Transcript for Andrew Jenson, "Welsh Mission," Encyclopedic History of the Church of Jesus Christ of Latter-day Saints (Salt Lake City: Deseret News Publishing Co., 1941), 936-37

WELSH MISSION. The British Mission was opened in 1837 by Apostle Heber C. Kimball and six other missionaries, who commenced their labors in Preston, Lancashire, England. Other missionaries from America joined them and, as the work expanded, James Burnham crossed over into Wales, which led to the organization of the Overton Branch in Flintshire, Wales, with 32 members, in the fall of 1840 (the first branch raised up in Wales). Meantime, John Needham labored in South Wales and it is estimated that by the close of the year 1840 there were over one hundred members of the Church in Wales, besides a few among the Welsh-speaking people in Monmouthshire, England. In 1842 William Henshaw and others continued missionary work in South Wales and the Pen-y-Darran Branch in Glamorganshire was organized March 25, 1843. Other branches in the vicinity were raised up soon afterwards, namely, Beaufort, Rumney, Tredagar, Merthyr Tydvil and Aberdare, which were organized as the Merthyr Tydvil Conference at a general conference of the British Mission held in Liverpool, England, April 6, 1844. Merthyr Tydvil was the first conference organized in Wales.

On Jan. 4, 1845, Capt. Dan Jones arrived in England to fill a mission to which he had been appointed in Nauvoo, Ill., U. S. A., previous to the martyrdom of the Prophet Joseph Smith, and in accordance with a prediction made to him by the Prophet himself on the night before the martyrdom. The success of Dan Jones was phenomenal and he is generally termed the "Father of the Welsh Mission." During the four years of his mission a large number of branches were raised up, which were divided into eleven conferences, namely, Glamorgan (formerly Merthyr Tydvil), soon afterwards divided into the Glamorgan East and the Glamorgan West conferences, Monmouthshire ( England), Pembrokeshire, Anglesey, Cardiganshire, Brecknockshire, Merionethshire, Flintshire and Denbighshire, with a membership on Dec. 31, 1848, just prior to the return of Capt. Jones to America, of 3,603 souls. In 1846 Capt. Jones commenced the publication of a mission periodical in the Welsh language, named "Prophwyd y Jubili" (The Prophet of the Jubilee), the first publication in the interest of the Church of Jesus Christ of Latter-day Saints printed in a foreign language. He also published forty-five different pamphlets, containing from 8 to 100 pages each, the sale of which, at a small profit, sustained ten or twelve missionaries at a time in the field. Abel Evans succeeded Dan Jones as editor of the mission periodical, the name of which, at the suggestion of Capt. Jones, was changed to "Udgorn Seion" (Zion's Trumpet), the publication of which continued for many years.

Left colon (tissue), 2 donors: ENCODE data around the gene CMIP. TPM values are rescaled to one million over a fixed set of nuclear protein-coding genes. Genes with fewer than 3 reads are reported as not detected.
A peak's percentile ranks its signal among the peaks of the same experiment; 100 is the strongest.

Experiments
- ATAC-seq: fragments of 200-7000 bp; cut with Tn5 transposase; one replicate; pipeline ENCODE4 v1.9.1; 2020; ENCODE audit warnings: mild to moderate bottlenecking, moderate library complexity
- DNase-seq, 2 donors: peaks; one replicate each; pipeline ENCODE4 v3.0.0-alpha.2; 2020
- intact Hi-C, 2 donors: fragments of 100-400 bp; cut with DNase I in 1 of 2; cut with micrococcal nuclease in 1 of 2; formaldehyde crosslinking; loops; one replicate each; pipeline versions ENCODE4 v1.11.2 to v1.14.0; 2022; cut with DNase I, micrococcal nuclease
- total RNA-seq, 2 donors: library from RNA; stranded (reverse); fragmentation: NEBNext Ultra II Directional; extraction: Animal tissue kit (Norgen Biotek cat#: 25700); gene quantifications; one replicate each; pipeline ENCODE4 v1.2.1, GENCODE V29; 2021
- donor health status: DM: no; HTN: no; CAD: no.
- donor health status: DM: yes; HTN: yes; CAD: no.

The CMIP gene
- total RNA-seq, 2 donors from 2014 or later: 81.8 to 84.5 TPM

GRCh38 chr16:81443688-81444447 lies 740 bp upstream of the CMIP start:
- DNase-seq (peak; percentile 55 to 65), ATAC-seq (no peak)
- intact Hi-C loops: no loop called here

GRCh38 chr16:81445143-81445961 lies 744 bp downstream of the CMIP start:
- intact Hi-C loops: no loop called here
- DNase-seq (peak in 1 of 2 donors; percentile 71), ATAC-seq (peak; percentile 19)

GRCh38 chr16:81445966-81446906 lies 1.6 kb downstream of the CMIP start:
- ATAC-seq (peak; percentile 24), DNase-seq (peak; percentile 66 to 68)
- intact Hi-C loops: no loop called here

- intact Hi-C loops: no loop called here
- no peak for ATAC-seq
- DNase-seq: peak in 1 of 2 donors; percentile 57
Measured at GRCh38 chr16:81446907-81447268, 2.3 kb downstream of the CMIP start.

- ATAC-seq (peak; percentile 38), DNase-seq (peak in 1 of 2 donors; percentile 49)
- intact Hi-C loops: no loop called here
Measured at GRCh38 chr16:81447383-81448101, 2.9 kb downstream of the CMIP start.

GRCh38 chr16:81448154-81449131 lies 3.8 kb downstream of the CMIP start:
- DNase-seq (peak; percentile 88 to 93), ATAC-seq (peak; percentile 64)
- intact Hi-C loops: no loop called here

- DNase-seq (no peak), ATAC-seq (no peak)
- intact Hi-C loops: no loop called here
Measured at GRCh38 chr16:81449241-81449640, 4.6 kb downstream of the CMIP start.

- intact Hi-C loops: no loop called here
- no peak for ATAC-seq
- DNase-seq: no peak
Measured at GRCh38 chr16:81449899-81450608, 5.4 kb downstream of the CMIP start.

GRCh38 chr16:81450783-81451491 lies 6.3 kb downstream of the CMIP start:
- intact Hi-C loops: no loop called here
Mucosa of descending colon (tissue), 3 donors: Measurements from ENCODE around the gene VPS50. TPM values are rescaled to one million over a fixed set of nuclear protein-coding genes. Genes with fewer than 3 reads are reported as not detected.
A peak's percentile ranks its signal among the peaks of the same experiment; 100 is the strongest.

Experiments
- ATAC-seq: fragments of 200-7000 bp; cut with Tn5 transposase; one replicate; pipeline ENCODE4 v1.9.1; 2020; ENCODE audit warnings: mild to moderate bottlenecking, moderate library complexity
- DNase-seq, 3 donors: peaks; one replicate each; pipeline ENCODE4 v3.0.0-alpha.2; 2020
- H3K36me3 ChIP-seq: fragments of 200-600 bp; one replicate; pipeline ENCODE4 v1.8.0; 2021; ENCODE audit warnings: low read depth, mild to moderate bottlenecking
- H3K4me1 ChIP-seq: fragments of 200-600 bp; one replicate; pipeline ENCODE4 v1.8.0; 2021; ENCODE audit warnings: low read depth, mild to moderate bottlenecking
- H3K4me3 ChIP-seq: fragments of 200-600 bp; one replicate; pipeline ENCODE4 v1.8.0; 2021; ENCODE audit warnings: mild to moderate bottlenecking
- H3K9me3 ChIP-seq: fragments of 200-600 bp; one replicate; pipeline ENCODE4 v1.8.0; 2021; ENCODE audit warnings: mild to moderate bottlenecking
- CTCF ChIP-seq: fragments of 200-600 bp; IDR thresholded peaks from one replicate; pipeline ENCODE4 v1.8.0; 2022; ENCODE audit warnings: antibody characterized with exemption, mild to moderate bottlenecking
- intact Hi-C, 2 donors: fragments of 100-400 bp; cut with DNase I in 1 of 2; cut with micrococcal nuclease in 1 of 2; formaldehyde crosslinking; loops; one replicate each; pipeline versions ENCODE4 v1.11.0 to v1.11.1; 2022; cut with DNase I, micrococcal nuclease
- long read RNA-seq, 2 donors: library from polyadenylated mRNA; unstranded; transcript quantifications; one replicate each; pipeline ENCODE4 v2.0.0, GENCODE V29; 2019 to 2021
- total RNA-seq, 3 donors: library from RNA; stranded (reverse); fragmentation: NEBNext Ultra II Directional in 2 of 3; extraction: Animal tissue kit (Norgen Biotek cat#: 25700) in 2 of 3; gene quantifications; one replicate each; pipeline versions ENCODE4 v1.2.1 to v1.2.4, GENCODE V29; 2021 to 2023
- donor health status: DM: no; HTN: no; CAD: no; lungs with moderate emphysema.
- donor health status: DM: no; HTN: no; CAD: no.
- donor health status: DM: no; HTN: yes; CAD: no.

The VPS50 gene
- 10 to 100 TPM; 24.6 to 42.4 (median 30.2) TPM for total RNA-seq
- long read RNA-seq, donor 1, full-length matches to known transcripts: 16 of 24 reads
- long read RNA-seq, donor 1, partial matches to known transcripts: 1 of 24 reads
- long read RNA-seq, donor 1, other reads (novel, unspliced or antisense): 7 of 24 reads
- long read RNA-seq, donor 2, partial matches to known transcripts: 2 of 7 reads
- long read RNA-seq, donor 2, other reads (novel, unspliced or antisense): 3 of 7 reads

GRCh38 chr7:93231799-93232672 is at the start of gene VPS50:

In 1852 the Book of Mormon in the Welsh language was published at Merthyr Tydvil by John Davis; the publication of the Doctrine and Covenants, in monthly parts, had already been commenced the previous year. An enlarged hymn book, containing 575 hymns in the Welsh language, was also published in 1852. In that year the membership of the Church in Wales was considerably over 5,000 souls. Several additional conferences were also organized.

A company of 250 Welsh saints emigrated to Utah with Capt. Dan Jones in 1849, and as the migration continued, many of the branches, depleted of members, were discontinued and their remaining membership added to nearby branches. The same condition prevailed in regard to the conferences until only three of the original 13 conferences remained, namely, Glamorgan, Pembrokeshire and North Wales. In 1873 these three conferences were amalgamated as the Welsh Conference, comprising the whole of Wales. Wales as a missionary field is still (1930) designated as the Welsh District of the British Mission and contains three branches, with a total membership of 200.